Now move on to the second blank. Remember, the first part of the sentence describes something that must be done before what is done in the second part of the sentence (we know this because of the ‘then’). Can we select between choices A and B now? Choice A makes sense: information is collated and then analysed to draw conclusions. Choice B does not make sense in terms of cause and effect. Extrapolation is done from existing information, and an assembly would not be a consequence. Hence, choice A is the correct answer.
Type II. Reiteration or Restatement/Parallelisms
Sentences of this type again, will usually have two ideas, one of which clarifies or further supports the other. The ideas will have the same general meaning, but will be restated in a slightly more explanatory way. Sometimes, such sentences will also have the reiteration in the form of an explanatory example.
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Key words to identify reiteration type sentences are: in fact, in other words, surely, to be sure, and, namely, that is, furthermore and likewise.
The typical sentence structure is (A and B are ideas):
(i)A in fact B,
(ii)A in other words B,
(iii)A and B,
(iv)A likewise B,
(v)A that is B,
(vi)A namely B,
(vii)A surely B
Here is an example:
He was the most ______ person he had ever met; in fact, his magnanimity knew no limits.
(A) charitable (B) miserly
(C) reclusive (D) prolific
Looking for the key words in the sentence, we notice the in fact connecting the two ideas contained in the two parts of the sentence. Hence, you should be able to identify the sentence as one wherein the two ideas are reiterations of one another. Hence, the second idea reiterates or supports the first idea. In this case, the second idea is complete in itself, describing the magnanimity of the person. The first part of the sentence has to be parallel to this part. Hence, the blank has to be filled in with a synonym for magnanimity. When we read the answer choices, we can see that the best match to our requirement is Option A.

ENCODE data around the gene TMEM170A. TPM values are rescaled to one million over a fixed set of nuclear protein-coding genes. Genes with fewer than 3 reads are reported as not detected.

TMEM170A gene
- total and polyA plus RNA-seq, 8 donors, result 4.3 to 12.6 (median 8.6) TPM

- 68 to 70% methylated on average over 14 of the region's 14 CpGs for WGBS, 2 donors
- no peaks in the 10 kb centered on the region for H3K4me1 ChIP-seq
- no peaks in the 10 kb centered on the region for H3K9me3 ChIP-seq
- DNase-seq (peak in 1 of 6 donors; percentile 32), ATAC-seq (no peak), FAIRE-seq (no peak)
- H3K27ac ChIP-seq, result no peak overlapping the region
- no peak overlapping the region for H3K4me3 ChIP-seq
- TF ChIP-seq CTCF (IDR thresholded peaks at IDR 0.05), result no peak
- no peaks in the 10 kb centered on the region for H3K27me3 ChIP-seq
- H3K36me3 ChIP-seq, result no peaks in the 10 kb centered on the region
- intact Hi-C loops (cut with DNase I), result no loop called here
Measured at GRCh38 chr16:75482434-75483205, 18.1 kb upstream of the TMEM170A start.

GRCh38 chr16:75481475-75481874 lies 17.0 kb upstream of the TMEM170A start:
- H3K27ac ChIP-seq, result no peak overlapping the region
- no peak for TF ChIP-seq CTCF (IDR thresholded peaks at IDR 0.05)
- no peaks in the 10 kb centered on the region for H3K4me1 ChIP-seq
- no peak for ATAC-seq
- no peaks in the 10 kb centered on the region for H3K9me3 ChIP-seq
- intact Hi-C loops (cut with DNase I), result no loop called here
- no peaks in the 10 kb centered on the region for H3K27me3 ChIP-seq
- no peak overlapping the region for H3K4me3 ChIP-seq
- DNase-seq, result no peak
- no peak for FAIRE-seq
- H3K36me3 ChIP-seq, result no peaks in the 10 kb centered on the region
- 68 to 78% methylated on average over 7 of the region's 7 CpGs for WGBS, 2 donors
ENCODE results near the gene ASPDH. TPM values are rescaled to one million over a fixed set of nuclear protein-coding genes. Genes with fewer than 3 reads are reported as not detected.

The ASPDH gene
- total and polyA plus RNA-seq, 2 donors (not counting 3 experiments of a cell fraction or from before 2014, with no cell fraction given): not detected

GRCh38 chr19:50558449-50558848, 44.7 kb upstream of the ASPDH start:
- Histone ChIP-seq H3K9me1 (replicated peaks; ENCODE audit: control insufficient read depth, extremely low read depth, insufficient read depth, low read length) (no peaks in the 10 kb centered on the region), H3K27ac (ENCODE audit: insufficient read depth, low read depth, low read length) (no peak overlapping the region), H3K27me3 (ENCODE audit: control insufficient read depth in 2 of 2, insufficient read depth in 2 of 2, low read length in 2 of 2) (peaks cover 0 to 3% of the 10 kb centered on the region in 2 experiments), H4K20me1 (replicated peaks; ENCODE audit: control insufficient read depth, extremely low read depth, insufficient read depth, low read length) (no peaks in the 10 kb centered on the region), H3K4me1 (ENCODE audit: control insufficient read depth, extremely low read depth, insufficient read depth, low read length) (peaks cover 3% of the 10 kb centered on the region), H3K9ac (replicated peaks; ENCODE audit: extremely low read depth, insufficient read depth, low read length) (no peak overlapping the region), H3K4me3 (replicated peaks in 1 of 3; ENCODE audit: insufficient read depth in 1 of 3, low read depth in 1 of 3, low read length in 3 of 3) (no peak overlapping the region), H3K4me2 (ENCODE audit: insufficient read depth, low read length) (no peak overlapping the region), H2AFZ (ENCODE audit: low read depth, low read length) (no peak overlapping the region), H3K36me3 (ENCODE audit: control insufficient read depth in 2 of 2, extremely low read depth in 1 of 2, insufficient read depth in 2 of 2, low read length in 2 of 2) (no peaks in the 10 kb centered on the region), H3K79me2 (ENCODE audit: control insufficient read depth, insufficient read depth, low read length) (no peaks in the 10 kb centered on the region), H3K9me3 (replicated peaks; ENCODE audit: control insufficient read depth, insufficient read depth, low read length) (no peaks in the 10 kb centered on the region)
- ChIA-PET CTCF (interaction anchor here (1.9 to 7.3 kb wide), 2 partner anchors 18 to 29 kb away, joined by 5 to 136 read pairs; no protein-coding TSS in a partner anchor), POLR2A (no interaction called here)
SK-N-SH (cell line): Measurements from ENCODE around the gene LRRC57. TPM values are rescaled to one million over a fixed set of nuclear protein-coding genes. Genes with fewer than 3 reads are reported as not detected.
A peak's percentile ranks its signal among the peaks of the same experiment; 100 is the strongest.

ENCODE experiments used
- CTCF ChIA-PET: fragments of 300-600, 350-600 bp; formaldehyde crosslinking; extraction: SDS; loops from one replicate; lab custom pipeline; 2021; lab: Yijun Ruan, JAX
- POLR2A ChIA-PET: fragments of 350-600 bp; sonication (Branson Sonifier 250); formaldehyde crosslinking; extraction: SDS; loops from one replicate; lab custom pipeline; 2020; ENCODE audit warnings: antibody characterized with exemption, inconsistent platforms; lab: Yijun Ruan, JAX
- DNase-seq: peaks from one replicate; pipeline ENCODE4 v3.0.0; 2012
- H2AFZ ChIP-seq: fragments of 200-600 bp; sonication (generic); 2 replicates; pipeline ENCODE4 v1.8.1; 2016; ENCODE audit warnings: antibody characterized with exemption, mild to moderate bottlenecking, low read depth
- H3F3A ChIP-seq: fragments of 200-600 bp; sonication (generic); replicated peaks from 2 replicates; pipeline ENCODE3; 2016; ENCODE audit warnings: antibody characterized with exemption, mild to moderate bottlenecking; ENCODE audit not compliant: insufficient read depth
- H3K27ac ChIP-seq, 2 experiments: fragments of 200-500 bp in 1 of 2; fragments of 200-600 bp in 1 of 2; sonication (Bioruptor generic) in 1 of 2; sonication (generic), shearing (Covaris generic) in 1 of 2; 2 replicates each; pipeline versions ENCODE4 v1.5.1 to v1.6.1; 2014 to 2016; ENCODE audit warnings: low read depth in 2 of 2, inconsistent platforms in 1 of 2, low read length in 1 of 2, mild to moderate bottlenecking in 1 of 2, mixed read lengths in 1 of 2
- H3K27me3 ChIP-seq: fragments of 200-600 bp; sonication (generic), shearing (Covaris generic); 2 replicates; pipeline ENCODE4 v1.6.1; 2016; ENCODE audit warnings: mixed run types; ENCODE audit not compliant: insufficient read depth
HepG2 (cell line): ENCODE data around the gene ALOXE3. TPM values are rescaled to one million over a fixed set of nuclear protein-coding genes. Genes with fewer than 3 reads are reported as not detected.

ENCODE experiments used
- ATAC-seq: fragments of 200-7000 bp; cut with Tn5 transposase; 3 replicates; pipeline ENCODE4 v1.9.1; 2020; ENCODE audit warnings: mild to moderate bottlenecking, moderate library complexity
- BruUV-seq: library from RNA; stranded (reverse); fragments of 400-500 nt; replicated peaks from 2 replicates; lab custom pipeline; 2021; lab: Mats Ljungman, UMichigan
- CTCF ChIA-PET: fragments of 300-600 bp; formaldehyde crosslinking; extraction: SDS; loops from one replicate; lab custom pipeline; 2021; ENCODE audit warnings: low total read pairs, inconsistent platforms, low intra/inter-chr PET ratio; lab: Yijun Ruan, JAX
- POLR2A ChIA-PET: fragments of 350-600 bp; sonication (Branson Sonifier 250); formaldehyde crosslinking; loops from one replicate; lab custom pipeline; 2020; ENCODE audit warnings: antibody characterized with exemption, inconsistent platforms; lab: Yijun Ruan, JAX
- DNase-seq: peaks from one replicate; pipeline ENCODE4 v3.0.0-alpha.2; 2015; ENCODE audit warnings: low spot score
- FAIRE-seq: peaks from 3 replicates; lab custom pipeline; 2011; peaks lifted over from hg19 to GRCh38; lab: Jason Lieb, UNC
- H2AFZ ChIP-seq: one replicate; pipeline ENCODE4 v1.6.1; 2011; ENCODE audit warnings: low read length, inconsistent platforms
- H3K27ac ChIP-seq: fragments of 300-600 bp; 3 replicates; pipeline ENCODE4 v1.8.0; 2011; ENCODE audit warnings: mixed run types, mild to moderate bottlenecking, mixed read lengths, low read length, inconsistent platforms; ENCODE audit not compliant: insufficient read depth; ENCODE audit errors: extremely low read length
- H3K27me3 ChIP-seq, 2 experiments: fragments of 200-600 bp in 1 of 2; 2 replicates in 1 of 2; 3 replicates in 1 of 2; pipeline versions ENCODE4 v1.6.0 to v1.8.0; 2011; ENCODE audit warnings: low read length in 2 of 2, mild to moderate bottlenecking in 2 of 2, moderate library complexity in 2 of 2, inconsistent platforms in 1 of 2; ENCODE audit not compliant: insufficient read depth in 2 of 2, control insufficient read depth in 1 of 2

Let’s look at another example:
The Age of Enlightenment, acknowledged as one of the greatest periods of history for intellectual activity, exhibited a proclivity for literalism and________________ argumentation.
(A) credible (B) specious
(C) pensive (D) congruous
The key word here is and, which shows that this sentence has a reiteration element in it. The two ideas should be parallel to each other and hence, should be reiterations of each other. The first part of the sentence describes that the kind of intellectual activity that occurred during the age of Enlightenment showed a proclivity for literalism. Now, if you don’t know what literalism means, you will have difficulty in determining which of the choices is synonymous with it and will successfully complete the sentence. Literalism describes an argument that sounds plausible, but is actually misleading or fallacious. Since this is a negative comment, the second part of the sentence must also be negative. Option A and D are basically positive and can be eliminated. Choice B is negative; this turns out to be the correct answer as specious argumentation is synonymous with literalism. Choice C can be eliminated as it has no relevance in the current sentence (we are looking for an adjective to describe argumentation and there is nothing called pensive argumentation).
Type III. Similarity or Support
Sentences of this type compare distinct but similar ideas. When choosing a word to fill the blank, you must look for a word that allows the two ideas of the sentence to be similar in meaning.
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Key words for similarity sentence completions are: likewise, in the same way, for instance, similarly, furthermore, as, same, just as, specifically, such as, as an example, resembles, like and also.
Examples of sentence structures used for similarities are (A and B are ideas):
(i)A likewise B,
(ii)Just as A, similarly B,
(iii)A like B
Just as television surpassed radio as the major source of entertainment and information for the world, it seems destined that the Internet will eventually ______ television.
(A) invigorate (B) alter
(C)eliminate (D) supplant